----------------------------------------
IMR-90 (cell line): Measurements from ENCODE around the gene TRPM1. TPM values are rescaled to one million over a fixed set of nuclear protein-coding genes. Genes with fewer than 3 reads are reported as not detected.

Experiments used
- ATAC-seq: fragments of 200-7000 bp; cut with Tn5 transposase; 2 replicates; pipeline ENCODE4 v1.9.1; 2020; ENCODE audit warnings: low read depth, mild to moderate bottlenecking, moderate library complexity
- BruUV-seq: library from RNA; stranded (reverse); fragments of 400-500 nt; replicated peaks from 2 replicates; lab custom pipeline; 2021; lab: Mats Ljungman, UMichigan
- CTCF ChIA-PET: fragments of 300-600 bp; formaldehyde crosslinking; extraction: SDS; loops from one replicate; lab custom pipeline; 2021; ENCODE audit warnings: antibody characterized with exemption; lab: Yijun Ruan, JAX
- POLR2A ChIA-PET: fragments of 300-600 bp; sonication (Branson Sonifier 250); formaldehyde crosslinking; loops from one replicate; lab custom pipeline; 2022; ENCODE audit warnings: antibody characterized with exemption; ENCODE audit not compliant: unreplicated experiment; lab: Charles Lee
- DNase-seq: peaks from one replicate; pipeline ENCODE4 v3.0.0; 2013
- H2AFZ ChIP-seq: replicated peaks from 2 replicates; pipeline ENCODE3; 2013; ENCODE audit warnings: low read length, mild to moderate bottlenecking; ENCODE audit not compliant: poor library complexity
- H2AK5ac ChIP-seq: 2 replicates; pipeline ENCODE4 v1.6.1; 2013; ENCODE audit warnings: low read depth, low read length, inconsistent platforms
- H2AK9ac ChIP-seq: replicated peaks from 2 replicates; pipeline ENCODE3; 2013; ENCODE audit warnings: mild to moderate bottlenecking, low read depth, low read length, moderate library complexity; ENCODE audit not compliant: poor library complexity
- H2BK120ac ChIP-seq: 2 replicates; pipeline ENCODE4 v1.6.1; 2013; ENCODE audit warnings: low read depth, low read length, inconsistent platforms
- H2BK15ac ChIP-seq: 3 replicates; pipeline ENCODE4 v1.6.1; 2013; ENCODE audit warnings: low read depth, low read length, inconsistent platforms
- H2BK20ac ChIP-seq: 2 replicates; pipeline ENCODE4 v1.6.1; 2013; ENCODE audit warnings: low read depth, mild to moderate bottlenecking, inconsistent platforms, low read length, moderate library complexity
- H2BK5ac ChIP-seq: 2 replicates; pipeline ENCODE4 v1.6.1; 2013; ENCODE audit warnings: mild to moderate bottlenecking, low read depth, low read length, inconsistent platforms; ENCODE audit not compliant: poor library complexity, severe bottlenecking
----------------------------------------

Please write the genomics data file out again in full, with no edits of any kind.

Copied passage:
IMR-90 (cell line): Measurements from ENCODE around the gene TRPM1. TPM values are rescaled to one million over a fixed set of nuclear protein-coding genes. Genes with fewer than 3 reads are reported as not detected.

Experiments used
- ATAC-seq: fragments of 200-7000 bp; cut with Tn5 transposase; 2 replicates; pipeline ENCODE4 v1.9.1; 2020; ENCODE audit warnings: low read depth, mild to moderate bottlenecking, moderate library complexity
- BruUV-seq: library from RNA; stranded (reverse); fragments of 400-500 nt; replicated peaks from 2 replicates; lab custom pipeline; 2021; lab: Mats Ljungman, UMichigan
- CTCF ChIA-PET: fragments of 300-600 bp; formaldehyde crosslinking; extraction: SDS; loops from one replicate; lab custom pipeline; 2021; ENCODE audit warnings: antibody characterized with exemption; lab: Yijun Ruan, JAX
- POLR2A ChIA-PET: fragments of 300-600 bp; sonication (Branson Sonifier 250); formaldehyde crosslinking; loops from one replicate; lab custom pipeline; 2022; ENCODE audit warnings: antibody characterized with exemption; ENCODE audit not compliant: unreplicated experiment; lab: Charles Lee
- DNase-seq: peaks from one replicate; pipeline ENCODE4 v3.0.0; 2013
- H2AFZ ChIP-seq: replicated peaks from 2 replicates; pipeline ENCODE3; 2013; ENCODE audit warnings: low read length, mild to moderate bottlenecking; ENCODE audit not compliant: poor library complexity
- H2AK5ac ChIP-seq: 2 replicates; pipeline ENCODE4 v1.6.1; 2013; ENCODE audit warnings: low read depth, low read length, inconsistent platforms
- H2AK9ac ChIP-seq: replicated peaks from 2 replicates; pipeline ENCODE3; 2013; ENCODE audit warnings: mild to moderate bottlenecking, low read depth, low read length, moderate library complexity; ENCODE audit not compliant: poor library complexity
- H2BK120ac ChIP-seq: 2 replicates; pipeline ENCODE4 v1.6.1; 2013; ENCODE audit warnings: low read depth, low read length, inconsistent platforms
- H2BK15ac ChIP-seq: 3 replicates; pipeline ENCODE4 v1.6.1; 2013; ENCODE audit warnings: low read depth, low read length, inconsistent platforms
- H2BK20ac ChIP-seq: 2 replicates; pipeline ENCODE4 v1.6.1; 2013; ENCODE audit warnings: low read depth, mild to moderate bottlenecking, inconsistent platforms, low read length, moderate library complexity
- H2BK5ac ChIP-seq: 2 replicates; pipeline ENCODE4 v1.6.1; 2013; ENCODE audit warnings: mild to moderate bottlenecking, low read depth, low read length, inconsistent platforms; ENCODE audit not compliant: poor library complexity, severe bottlenecking